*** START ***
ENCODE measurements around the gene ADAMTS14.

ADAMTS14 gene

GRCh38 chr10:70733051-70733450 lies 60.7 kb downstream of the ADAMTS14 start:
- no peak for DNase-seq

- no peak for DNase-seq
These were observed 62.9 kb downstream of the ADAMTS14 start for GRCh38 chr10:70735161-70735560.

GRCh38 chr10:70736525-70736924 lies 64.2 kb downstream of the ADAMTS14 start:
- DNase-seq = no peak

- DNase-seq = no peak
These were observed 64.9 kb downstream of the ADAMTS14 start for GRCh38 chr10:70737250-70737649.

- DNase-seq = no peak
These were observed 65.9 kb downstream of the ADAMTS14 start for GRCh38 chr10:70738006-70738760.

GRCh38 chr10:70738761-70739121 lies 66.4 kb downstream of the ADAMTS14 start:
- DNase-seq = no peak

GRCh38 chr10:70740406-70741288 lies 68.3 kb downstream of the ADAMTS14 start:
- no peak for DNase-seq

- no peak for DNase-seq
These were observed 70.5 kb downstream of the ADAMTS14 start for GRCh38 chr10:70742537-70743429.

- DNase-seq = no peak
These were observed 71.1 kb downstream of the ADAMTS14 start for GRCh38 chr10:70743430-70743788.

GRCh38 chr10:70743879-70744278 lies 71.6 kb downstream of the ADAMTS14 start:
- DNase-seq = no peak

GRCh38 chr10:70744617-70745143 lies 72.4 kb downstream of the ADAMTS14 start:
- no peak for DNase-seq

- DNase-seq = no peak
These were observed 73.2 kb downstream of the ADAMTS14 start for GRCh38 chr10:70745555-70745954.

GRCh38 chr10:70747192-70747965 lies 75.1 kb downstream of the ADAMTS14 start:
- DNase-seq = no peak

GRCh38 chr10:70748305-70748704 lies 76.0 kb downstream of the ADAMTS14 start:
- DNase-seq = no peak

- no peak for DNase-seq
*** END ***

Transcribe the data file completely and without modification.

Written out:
ENCODE measurements around the gene ADAMTS14.

ADAMTS14 gene

GRCh38 chr10:70733051-70733450 lies 60.7 kb downstream of the ADAMTS14 start:
- no peak for DNase-seq

- no peak for DNase-seq
These were observed 62.9 kb downstream of the ADAMTS14 start for GRCh38 chr10:70735161-70735560.

GRCh38 chr10:70736525-70736924 lies 64.2 kb downstream of the ADAMTS14 start:
- DNase-seq = no peak

- DNase-seq = no peak
These were observed 64.9 kb downstream of the ADAMTS14 start for GRCh38 chr10:70737250-70737649.

- DNase-seq = no peak
These were observed 65.9 kb downstream of the ADAMTS14 start for GRCh38 chr10:70738006-70738760.

GRCh38 chr10:70738761-70739121 lies 66.4 kb downstream of the ADAMTS14 start:
- DNase-seq = no peak

GRCh38 chr10:70740406-70741288 lies 68.3 kb downstream of the ADAMTS14 start:
- no peak for DNase-seq

- no peak for DNase-seq
These were observed 70.5 kb downstream of the ADAMTS14 start for GRCh38 chr10:70742537-70743429.

- DNase-seq = no peak
These were observed 71.1 kb downstream of the ADAMTS14 start for GRCh38 chr10:70743430-70743788.

GRCh38 chr10:70743879-70744278 lies 71.6 kb downstream of the ADAMTS14 start:
- DNase-seq = no peak

GRCh38 chr10:70744617-70745143 lies 72.4 kb downstream of the ADAMTS14 start:
- no peak for DNase-seq

- DNase-seq = no peak
These were observed 73.2 kb downstream of the ADAMTS14 start for GRCh38 chr10:70745555-70745954.

GRCh38 chr10:70747192-70747965 lies 75.1 kb downstream of the ADAMTS14 start:
- DNase-seq = no peak

GRCh38 chr10:70748305-70748704 lies 76.0 kb downstream of the ADAMTS14 start:
- DNase-seq = no peak

- no peak for DNase-seq